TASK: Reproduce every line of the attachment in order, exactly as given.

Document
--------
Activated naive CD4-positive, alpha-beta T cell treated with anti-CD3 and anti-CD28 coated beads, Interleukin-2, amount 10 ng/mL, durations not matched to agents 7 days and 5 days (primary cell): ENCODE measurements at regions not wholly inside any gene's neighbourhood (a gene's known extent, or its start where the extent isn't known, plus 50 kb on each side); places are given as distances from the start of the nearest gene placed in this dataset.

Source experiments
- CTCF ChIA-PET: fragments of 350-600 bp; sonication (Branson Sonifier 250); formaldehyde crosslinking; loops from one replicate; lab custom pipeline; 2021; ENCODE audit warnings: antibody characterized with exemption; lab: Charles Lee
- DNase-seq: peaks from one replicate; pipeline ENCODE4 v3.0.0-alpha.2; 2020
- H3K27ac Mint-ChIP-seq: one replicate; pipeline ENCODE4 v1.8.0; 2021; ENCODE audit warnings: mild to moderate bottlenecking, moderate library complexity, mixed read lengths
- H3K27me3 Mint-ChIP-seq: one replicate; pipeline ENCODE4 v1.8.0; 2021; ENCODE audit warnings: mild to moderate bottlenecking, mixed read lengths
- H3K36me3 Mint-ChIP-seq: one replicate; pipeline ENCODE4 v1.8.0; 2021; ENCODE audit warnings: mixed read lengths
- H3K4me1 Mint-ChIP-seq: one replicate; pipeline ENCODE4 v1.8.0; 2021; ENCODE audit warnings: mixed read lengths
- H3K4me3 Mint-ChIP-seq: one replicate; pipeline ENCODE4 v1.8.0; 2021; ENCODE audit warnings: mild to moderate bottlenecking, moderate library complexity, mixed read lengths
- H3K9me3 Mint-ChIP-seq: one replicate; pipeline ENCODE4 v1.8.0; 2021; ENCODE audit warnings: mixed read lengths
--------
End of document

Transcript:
Activated naive CD4-positive, alpha-beta T cell treated with anti-CD3 and anti-CD28 coated beads, Interleukin-2, amount 10 ng/mL, durations not matched to agents 7 days and 5 days (primary cell): ENCODE measurements at regions not wholly inside any gene's neighbourhood (a gene's known extent, or its start where the extent isn't known, plus 50 kb on each side); places are given as distances from the start of the nearest gene placed in this dataset.

Source experiments
- CTCF ChIA-PET: fragments of 350-600 bp; sonication (Branson Sonifier 250); formaldehyde crosslinking; loops from one replicate; lab custom pipeline; 2021; ENCODE audit warnings: antibody characterized with exemption; lab: Charles Lee
- DNase-seq: peaks from one replicate; pipeline ENCODE4 v3.0.0-alpha.2; 2020
- H3K27ac Mint-ChIP-seq: one replicate; pipeline ENCODE4 v1.8.0; 2021; ENCODE audit warnings: mild to moderate bottlenecking, moderate library complexity, mixed read lengths
- H3K27me3 Mint-ChIP-seq: one replicate; pipeline ENCODE4 v1.8.0; 2021; ENCODE audit warnings: mild to moderate bottlenecking, mixed read lengths
- H3K36me3 Mint-ChIP-seq: one replicate; pipeline ENCODE4 v1.8.0; 2021; ENCODE audit warnings: mixed read lengths
- H3K4me1 Mint-ChIP-seq: one replicate; pipeline ENCODE4 v1.8.0; 2021; ENCODE audit warnings: mixed read lengths
- H3K4me3 Mint-ChIP-seq: one replicate; pipeline ENCODE4 v1.8.0; 2021; ENCODE audit warnings: mild to moderate bottlenecking, moderate library complexity, mixed read lengths
- H3K9me3 Mint-ChIP-seq: one replicate; pipeline ENCODE4 v1.8.0; 2021; ENCODE audit warnings: mixed read lengths